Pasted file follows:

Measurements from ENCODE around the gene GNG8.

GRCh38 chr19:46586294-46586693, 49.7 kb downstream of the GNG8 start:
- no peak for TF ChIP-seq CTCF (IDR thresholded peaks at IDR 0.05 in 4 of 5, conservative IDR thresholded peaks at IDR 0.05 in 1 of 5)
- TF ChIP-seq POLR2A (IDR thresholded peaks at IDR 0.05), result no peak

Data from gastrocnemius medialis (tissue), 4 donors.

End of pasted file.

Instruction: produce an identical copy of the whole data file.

Measurements from ENCODE around the gene GNG8.

GRCh38 chr19:46586294-46586693, 49.7 kb downstream of the GNG8 start:
- no peak for TF ChIP-seq CTCF (IDR thresholded peaks at IDR 0.05 in 4 of 5, conservative IDR thresholded peaks at IDR 0.05 in 1 of 5)
- TF ChIP-seq POLR2A (IDR thresholded peaks at IDR 0.05), result no peak

Data from gastrocnemius medialis (tissue), 4 donors.